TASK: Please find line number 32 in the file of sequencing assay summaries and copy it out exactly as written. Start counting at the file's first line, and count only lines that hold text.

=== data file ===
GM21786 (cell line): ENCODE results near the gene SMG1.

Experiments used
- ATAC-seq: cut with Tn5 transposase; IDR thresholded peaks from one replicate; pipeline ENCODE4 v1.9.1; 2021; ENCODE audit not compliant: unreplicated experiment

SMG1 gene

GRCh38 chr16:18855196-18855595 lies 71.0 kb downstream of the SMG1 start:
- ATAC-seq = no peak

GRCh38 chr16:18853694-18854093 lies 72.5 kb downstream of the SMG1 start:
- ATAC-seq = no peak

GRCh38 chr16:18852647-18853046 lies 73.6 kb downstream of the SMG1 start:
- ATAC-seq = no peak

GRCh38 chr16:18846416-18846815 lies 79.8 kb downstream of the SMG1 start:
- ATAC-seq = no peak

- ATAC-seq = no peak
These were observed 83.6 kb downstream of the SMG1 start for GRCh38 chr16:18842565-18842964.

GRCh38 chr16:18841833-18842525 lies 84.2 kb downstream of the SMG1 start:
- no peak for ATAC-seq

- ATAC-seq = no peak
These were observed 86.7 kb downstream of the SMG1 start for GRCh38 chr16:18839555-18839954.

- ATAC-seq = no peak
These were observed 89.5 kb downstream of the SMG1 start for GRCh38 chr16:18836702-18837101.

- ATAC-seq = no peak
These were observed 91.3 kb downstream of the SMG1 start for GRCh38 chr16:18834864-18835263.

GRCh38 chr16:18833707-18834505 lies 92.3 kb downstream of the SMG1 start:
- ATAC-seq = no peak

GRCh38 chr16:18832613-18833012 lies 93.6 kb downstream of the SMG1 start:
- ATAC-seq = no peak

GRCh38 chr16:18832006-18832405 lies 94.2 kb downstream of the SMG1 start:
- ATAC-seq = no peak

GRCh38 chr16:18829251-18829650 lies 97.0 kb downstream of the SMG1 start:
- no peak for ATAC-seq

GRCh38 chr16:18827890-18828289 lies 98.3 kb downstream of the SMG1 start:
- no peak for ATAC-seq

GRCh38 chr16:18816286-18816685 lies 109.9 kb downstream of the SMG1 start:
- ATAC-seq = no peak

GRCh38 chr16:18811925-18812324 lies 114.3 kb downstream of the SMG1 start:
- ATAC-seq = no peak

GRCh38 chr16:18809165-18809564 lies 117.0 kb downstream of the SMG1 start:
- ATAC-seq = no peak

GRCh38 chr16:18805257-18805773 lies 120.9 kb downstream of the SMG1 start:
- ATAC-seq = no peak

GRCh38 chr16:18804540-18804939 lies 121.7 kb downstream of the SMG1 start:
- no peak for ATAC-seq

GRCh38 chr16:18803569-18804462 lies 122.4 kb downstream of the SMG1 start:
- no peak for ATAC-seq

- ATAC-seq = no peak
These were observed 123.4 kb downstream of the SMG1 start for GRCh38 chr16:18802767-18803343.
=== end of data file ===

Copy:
- no peak for ATAC-seq